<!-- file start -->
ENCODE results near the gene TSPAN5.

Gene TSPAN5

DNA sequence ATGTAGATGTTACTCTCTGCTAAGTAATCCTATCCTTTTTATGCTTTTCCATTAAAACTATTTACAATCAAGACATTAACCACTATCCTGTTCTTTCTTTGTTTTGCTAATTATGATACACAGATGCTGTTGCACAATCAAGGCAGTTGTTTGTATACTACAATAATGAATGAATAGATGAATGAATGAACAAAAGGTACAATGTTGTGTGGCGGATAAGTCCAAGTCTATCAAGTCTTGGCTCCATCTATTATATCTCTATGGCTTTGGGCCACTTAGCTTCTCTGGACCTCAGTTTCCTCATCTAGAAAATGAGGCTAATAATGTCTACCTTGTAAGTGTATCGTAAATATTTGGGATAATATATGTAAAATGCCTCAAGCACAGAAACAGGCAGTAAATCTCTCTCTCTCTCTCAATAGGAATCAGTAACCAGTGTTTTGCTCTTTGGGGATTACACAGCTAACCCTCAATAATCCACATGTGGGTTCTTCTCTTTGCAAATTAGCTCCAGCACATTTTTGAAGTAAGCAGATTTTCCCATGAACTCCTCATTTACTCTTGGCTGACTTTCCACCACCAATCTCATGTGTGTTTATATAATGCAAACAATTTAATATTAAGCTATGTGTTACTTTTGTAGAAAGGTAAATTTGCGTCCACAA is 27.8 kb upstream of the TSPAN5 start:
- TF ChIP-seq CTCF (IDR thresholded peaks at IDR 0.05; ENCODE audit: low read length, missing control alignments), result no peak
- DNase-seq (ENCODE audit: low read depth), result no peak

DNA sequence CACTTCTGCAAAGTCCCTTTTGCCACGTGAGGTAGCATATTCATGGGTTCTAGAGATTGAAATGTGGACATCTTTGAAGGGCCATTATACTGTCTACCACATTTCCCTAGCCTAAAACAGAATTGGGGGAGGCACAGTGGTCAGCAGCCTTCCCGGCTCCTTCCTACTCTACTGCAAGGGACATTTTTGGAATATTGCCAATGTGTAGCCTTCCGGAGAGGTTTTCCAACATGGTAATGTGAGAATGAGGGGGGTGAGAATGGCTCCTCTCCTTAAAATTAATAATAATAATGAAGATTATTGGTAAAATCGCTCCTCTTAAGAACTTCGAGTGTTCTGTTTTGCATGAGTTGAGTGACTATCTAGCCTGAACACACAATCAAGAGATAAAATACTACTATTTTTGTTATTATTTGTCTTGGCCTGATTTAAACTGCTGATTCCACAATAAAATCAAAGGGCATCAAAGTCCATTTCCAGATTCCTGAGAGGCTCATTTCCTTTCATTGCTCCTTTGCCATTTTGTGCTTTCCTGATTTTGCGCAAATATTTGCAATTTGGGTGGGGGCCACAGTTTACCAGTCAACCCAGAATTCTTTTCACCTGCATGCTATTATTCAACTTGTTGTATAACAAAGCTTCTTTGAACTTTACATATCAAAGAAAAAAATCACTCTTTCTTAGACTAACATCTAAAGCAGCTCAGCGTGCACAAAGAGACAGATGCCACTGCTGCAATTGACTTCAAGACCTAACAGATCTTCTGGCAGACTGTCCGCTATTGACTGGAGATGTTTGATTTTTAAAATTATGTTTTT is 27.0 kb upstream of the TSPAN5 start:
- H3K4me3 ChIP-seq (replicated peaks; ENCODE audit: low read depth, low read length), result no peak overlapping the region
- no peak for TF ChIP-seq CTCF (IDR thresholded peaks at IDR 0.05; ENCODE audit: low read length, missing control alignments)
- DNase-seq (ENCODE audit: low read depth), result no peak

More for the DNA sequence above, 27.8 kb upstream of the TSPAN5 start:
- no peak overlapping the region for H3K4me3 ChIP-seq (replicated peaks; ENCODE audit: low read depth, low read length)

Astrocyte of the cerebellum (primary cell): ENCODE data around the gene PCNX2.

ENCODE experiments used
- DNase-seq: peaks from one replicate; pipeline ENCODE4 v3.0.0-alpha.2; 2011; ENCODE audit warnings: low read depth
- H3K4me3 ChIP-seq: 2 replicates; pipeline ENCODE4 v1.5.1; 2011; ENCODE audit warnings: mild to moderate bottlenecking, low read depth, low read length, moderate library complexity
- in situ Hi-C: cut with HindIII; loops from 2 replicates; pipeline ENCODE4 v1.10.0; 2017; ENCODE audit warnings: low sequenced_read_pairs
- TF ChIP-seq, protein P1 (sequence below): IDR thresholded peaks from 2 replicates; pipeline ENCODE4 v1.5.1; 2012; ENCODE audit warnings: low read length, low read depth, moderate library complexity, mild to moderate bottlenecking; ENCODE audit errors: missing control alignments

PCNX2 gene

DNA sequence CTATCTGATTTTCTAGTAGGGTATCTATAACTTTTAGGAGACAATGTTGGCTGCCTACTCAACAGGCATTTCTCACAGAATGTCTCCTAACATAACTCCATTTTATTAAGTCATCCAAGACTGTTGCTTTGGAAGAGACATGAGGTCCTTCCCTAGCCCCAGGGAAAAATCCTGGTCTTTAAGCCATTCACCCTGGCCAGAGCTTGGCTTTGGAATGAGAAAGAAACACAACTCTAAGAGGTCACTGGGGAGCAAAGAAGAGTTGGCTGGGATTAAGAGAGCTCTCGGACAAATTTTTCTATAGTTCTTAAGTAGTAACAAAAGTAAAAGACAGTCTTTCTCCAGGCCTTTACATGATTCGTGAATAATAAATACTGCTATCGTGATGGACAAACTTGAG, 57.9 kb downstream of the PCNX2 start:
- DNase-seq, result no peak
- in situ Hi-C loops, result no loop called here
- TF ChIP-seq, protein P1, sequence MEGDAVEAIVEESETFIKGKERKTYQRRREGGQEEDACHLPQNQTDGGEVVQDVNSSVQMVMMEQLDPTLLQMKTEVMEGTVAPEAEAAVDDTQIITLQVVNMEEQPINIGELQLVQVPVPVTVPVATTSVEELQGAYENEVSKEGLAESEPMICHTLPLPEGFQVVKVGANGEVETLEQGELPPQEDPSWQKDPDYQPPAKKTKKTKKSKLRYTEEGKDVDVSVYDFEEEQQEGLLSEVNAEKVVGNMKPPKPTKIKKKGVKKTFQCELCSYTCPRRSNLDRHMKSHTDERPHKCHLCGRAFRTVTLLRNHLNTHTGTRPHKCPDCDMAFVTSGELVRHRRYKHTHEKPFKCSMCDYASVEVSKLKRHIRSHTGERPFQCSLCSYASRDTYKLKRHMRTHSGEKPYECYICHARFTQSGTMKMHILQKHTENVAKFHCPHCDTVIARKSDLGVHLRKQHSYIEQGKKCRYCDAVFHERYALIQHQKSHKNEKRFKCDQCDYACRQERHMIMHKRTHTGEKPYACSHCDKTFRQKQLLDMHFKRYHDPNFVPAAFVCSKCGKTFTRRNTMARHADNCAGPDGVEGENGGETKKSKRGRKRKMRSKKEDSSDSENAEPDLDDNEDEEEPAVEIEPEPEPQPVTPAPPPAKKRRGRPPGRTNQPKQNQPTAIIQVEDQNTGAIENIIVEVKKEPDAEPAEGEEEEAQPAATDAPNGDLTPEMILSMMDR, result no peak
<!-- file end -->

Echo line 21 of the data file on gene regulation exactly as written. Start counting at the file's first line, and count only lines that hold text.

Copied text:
- in situ Hi-C loops, result no loop called here